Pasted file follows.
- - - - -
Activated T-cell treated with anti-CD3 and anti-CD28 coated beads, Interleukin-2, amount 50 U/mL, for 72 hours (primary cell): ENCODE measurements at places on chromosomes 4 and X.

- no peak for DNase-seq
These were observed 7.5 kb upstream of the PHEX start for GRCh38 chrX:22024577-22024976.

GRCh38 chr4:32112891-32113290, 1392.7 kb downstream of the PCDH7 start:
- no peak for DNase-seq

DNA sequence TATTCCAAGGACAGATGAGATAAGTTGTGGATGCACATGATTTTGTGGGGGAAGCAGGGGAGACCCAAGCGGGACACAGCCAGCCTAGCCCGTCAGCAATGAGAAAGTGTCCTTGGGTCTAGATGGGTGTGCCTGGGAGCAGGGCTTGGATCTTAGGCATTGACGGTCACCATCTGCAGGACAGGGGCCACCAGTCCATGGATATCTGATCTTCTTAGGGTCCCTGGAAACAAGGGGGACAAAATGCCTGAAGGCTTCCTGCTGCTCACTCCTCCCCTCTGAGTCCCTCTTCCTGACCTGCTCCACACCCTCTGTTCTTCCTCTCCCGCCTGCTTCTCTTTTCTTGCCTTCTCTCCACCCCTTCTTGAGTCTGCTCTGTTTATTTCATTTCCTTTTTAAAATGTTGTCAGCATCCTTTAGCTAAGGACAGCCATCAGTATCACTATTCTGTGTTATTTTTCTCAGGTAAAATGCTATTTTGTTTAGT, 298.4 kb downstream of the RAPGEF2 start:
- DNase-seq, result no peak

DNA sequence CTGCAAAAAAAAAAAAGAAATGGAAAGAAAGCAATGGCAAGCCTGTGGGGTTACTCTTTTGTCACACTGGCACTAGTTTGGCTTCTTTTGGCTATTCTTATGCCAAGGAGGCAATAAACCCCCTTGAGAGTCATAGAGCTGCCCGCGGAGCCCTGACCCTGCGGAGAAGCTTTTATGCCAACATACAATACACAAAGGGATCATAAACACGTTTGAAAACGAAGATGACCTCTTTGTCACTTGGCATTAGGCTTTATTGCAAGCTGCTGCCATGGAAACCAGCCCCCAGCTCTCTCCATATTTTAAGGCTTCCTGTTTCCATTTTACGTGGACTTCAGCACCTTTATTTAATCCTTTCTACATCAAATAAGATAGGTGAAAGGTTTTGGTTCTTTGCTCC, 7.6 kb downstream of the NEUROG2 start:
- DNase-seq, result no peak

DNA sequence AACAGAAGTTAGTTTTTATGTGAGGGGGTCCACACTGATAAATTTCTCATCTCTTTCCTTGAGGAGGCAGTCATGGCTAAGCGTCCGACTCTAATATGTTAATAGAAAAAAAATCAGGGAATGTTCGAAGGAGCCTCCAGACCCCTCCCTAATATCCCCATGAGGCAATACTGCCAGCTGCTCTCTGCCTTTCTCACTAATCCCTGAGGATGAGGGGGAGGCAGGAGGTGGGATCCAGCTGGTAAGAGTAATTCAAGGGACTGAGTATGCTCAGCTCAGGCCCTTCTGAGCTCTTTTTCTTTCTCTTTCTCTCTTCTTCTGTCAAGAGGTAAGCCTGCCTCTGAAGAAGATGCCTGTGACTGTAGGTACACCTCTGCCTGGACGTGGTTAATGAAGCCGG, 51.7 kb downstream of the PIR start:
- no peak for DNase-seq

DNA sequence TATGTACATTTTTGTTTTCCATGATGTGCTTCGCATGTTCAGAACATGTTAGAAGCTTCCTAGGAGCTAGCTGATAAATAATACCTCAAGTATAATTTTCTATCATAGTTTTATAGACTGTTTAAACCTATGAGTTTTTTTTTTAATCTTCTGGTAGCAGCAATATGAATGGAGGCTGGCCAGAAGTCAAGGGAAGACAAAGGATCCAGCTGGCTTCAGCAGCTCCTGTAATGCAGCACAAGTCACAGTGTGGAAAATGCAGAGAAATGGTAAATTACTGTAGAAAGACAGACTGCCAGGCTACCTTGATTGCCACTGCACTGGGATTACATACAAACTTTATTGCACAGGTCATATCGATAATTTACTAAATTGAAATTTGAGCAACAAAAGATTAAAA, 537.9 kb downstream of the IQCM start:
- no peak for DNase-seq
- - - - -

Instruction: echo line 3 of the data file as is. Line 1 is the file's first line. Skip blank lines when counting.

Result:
These were observed 7.5 kb upstream of the PHEX start for GRCh38 chrX:22024577-22024976.